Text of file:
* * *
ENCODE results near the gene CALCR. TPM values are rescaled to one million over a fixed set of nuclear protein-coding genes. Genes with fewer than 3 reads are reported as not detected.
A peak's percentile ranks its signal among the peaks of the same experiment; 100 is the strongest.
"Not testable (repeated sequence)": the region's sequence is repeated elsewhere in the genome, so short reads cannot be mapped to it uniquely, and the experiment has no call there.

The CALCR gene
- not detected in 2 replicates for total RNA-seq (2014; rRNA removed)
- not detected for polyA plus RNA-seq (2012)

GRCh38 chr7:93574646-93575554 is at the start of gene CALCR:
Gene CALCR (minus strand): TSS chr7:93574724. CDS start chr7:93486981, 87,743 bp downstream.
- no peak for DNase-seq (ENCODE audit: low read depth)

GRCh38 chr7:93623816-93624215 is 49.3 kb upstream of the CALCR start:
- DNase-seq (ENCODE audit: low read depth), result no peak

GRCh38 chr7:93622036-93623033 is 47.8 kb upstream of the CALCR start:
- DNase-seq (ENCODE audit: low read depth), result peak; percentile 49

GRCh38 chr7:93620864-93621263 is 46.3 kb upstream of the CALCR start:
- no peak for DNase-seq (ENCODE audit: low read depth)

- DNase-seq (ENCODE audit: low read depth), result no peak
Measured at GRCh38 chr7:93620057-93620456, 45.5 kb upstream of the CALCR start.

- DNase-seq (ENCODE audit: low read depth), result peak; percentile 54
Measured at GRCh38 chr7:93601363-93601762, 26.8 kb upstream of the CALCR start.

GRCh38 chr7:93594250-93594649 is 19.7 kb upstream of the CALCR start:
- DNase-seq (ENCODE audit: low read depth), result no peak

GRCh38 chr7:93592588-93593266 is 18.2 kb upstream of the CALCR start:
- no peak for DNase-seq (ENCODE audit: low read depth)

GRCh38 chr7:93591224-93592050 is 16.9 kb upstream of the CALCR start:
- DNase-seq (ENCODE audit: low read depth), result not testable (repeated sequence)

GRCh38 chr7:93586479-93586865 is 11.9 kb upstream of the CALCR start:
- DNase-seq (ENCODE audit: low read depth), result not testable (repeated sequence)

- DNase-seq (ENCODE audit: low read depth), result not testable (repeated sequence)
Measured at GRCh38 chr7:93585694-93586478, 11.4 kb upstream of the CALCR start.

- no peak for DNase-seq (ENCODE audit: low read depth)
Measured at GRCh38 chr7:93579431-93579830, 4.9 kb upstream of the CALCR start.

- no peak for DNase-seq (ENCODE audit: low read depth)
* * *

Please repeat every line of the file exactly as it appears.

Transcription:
ENCODE results near the gene CALCR. TPM values are rescaled to one million over a fixed set of nuclear protein-coding genes. Genes with fewer than 3 reads are reported as not detected.
A peak's percentile ranks its signal among the peaks of the same experiment; 100 is the strongest.
"Not testable (repeated sequence)": the region's sequence is repeated elsewhere in the genome, so short reads cannot be mapped to it uniquely, and the experiment has no call there.

The CALCR gene
- not detected in 2 replicates for total RNA-seq (2014; rRNA removed)
- not detected for polyA plus RNA-seq (2012)

GRCh38 chr7:93574646-93575554 is at the start of gene CALCR:
Gene CALCR (minus strand): TSS chr7:93574724. CDS start chr7:93486981, 87,743 bp downstream.
- no peak for DNase-seq (ENCODE audit: low read depth)

GRCh38 chr7:93623816-93624215 is 49.3 kb upstream of the CALCR start:
- DNase-seq (ENCODE audit: low read depth), result no peak

GRCh38 chr7:93622036-93623033 is 47.8 kb upstream of the CALCR start:
- DNase-seq (ENCODE audit: low read depth), result peak; percentile 49

GRCh38 chr7:93620864-93621263 is 46.3 kb upstream of the CALCR start:
- no peak for DNase-seq (ENCODE audit: low read depth)

- DNase-seq (ENCODE audit: low read depth), result no peak
Measured at GRCh38 chr7:93620057-93620456, 45.5 kb upstream of the CALCR start.

- DNase-seq (ENCODE audit: low read depth), result peak; percentile 54
Measured at GRCh38 chr7:93601363-93601762, 26.8 kb upstream of the CALCR start.

GRCh38 chr7:93594250-93594649 is 19.7 kb upstream of the CALCR start:
- DNase-seq (ENCODE audit: low read depth), result no peak

GRCh38 chr7:93592588-93593266 is 18.2 kb upstream of the CALCR start:
- no peak for DNase-seq (ENCODE audit: low read depth)

GRCh38 chr7:93591224-93592050 is 16.9 kb upstream of the CALCR start:
- DNase-seq (ENCODE audit: low read depth), result not testable (repeated sequence)

GRCh38 chr7:93586479-93586865 is 11.9 kb upstream of the CALCR start:
- DNase-seq (ENCODE audit: low read depth), result not testable (repeated sequence)

- DNase-seq (ENCODE audit: low read depth), result not testable (repeated sequence)
Measured at GRCh38 chr7:93585694-93586478, 11.4 kb upstream of the CALCR start.

- no peak for DNase-seq (ENCODE audit: low read depth)
Measured at GRCh38 chr7:93579431-93579830, 4.9 kb upstream of the CALCR start.

- no peak for DNase-seq (ENCODE audit: low read depth)